Doctors Strongly Recommending Adult Vaccinations
Most children today are vaccinated, but when it comes to adults, we mistakenly assume previous vaccinations we received as kids are no longer necessary. Preventable measures can safeguard all of us from infectious diseases, thus when it comes to visiting a family doctor soldotna ak physicians say immunity from common diseases can weaken over time.
Which Vaccines Do You Need?
All too often, adults turn down being vaccinated but what happens when you get a serious wound? Your first thought is how long has it been since I had a tetanus shot. Tetanus enters the body through a break in the skin, and the disease could cause lockjaw, stiffness in the neck and abdomen, and even difficulty swallowing. Pneumococcus. It causes bacterial pneumonia and, in the elderly, can cause meningitis and even death. These vaccinations should be updated every year.
Diphtheria. While there are little to no cases in the United States, globally the disease still impacts adults. A booster vaccine is required every ten years. Triggers of diphtheria are bacteria, and the disease can permanently damage mucous membranes, and organs, and even be deadly.
Hepatitis A and B. It’s a disease of the liver caused by the hepatitis virus. There are little to no symptoms when first infected, but as the disease progresses the skin and eyes turn a yellowish hue, and most people complain of tiredness, loss of appetite, or becoming nauseous. Hepatitis B is spread through blood contact with people already infected, or by having sex with an infected person. Hepatitis A is typically spread orally, by contaminated food.
HPV. The human papilloma (HPV) viruses are the most common cause of sexually transmitted infections. It is estimated that over 70 percent of sexually active women and men are infected during life. HPV virus infection can cause warts or precancerous lesions in the sexual organs of women and men, which in some cases may progress into cancerous forms, especially cancer of the uterine cervix and anus. In addition to adolescents, young women and men aged between 15 and 26 can also be vaccinated against this disease.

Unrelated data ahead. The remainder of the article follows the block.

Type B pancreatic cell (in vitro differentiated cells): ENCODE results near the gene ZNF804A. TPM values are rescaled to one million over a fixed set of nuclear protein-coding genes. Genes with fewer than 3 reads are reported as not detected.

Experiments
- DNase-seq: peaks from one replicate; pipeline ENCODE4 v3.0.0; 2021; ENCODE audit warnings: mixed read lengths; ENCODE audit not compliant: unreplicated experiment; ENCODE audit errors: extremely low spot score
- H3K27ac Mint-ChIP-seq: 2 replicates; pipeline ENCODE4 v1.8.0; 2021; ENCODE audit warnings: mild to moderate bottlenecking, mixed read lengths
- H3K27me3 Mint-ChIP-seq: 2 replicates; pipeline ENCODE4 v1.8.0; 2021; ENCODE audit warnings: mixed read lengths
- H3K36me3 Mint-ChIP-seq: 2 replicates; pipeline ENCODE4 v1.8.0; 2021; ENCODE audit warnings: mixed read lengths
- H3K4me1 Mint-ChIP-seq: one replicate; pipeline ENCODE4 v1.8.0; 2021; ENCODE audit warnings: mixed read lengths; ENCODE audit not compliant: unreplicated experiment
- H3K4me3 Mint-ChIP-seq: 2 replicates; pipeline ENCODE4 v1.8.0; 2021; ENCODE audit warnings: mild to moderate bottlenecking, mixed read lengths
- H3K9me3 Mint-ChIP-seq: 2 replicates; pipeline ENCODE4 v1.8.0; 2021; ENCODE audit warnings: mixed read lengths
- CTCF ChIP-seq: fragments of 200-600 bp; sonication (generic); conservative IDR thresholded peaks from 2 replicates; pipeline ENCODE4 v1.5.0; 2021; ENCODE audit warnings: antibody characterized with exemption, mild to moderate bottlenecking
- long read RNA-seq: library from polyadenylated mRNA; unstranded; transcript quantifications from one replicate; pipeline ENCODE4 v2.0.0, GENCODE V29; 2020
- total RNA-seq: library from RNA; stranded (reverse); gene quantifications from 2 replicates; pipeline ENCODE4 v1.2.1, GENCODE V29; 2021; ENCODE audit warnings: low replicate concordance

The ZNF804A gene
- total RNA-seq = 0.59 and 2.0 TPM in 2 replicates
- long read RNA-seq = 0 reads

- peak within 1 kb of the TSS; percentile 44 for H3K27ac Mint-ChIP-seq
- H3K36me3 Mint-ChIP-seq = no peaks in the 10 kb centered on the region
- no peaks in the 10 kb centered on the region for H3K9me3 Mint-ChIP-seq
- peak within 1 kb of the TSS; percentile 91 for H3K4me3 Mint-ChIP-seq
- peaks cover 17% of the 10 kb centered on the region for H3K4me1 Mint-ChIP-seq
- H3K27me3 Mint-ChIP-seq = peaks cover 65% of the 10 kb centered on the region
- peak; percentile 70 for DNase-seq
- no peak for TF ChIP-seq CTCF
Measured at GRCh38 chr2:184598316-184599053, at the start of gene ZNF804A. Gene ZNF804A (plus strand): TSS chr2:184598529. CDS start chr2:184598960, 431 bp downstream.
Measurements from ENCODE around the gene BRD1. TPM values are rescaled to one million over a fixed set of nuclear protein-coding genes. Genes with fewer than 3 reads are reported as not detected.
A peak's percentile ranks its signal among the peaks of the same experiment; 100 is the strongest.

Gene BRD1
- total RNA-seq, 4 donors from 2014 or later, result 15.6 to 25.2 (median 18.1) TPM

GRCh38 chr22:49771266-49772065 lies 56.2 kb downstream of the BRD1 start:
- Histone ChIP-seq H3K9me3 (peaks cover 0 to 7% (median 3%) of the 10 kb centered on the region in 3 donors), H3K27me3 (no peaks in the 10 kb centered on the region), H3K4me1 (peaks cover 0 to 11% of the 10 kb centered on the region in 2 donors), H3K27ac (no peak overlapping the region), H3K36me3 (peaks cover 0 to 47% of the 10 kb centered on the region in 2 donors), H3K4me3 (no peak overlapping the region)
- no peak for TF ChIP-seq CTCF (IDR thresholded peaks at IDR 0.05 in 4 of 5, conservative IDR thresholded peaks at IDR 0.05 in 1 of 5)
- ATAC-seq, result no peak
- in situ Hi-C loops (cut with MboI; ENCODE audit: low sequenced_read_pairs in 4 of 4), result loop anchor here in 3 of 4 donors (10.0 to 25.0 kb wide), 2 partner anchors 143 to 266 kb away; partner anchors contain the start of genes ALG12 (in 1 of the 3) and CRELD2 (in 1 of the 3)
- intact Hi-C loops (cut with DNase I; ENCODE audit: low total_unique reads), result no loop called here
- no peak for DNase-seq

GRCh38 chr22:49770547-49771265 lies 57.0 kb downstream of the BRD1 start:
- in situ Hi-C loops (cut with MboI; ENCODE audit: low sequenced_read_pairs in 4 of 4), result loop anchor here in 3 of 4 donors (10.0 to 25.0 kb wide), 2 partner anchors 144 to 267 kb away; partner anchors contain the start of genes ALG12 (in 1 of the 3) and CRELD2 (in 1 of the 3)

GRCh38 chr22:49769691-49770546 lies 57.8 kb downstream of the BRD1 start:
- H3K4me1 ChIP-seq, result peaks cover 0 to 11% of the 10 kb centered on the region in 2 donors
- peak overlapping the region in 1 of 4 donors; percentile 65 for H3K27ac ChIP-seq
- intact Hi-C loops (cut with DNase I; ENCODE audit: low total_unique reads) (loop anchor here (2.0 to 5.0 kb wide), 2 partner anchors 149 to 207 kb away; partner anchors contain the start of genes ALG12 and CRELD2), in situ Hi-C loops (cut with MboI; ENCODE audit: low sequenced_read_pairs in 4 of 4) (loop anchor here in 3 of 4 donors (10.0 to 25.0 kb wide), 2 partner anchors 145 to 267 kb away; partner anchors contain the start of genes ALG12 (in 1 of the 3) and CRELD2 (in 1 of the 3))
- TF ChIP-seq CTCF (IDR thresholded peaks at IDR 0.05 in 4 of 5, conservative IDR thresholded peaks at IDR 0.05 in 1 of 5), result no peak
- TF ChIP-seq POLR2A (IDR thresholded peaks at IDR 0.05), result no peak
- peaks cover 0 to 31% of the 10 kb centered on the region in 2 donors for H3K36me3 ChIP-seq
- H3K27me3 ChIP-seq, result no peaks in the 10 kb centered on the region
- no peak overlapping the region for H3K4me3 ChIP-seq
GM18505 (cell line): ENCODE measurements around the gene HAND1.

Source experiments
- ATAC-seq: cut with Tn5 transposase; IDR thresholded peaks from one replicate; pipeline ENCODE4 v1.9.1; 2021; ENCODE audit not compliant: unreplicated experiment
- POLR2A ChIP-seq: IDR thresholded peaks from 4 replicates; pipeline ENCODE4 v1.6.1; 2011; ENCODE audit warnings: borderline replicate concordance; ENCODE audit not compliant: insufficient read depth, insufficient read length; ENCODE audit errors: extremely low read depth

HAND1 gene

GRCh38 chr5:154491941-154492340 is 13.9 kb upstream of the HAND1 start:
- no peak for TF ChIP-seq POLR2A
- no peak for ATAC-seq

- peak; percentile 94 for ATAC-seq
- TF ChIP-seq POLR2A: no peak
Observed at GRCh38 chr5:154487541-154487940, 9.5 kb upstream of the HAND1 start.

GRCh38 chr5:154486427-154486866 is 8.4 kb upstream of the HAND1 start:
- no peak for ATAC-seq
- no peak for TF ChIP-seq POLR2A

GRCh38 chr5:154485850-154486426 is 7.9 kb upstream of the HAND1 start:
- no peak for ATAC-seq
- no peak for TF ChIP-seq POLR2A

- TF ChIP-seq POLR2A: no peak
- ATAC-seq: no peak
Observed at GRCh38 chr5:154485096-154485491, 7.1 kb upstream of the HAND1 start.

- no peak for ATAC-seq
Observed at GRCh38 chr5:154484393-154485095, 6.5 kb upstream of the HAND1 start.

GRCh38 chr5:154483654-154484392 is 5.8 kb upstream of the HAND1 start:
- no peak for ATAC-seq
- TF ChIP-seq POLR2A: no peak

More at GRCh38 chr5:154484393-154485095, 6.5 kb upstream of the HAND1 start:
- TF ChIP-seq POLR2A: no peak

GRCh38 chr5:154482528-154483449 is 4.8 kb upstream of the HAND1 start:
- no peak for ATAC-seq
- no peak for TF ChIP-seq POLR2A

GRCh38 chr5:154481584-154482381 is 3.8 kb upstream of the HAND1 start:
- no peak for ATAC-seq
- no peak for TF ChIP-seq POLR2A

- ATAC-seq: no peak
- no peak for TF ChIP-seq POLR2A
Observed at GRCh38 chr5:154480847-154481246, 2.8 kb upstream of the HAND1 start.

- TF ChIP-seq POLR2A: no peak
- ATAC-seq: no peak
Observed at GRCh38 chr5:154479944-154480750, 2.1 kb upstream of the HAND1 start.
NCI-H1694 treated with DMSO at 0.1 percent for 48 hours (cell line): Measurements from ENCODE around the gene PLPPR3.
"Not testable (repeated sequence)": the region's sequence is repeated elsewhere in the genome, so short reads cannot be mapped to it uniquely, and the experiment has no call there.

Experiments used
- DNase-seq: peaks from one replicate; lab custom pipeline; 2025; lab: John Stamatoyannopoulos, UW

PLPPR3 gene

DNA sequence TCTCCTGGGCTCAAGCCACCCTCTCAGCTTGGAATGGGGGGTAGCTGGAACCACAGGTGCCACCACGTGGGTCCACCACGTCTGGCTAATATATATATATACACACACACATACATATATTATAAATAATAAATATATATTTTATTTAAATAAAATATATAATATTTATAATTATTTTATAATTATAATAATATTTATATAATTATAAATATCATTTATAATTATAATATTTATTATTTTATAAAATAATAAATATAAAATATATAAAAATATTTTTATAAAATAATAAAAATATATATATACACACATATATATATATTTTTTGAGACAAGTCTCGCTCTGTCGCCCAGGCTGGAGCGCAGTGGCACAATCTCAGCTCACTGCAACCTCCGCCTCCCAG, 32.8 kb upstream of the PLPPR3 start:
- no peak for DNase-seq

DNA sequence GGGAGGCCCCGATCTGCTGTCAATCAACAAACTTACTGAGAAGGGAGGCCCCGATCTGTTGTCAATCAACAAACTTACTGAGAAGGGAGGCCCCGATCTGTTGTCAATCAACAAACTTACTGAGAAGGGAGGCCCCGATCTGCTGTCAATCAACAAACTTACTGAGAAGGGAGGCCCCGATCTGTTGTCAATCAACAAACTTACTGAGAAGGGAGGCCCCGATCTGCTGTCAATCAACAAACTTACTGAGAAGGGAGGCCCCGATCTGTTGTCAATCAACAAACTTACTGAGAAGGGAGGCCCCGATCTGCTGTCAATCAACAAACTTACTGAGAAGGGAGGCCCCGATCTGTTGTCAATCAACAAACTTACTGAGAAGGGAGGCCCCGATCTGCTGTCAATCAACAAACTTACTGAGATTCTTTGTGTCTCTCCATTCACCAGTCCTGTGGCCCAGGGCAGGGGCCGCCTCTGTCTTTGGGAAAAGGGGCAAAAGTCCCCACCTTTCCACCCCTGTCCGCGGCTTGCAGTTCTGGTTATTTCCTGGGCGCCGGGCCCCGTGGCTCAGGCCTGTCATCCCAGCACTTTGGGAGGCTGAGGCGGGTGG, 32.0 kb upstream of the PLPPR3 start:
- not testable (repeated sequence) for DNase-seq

Some individuals are more at risk of contracting a disease or developing severe complications, and thus, some vaccinations must be repeated periodically, like Influenza and Tetanus. Influenza vaccination is particularly recommended in the following cases: people over the age of 65, patients with chronic illnesses (eg heart disease, circulatory and pulmonary diseases, diabetics), immunosuppressed persons, pregnant women, but also people in certain professions that are in constant contact with the public, like healthcare staff.
An Opposition to Vaccinations
The number of vaccination opponents, especially among young parents is growing. Some do not have their children vaccinated, nor do they want to become vaccinated. This explains why the measles cases have risen sharply, and thus, also lethal measles complications such as a special brain inflammation. However, not getting vaccinations poses risks not only to you and your family, but to people that come into contact with you.
While most people fear side effects of vaccines, the truth is the side effects most people experience is nothing more than redness and itching, which is much more harmless than the disease itself. When you consider the consequences, vaccines are much safer than getting the actual disease.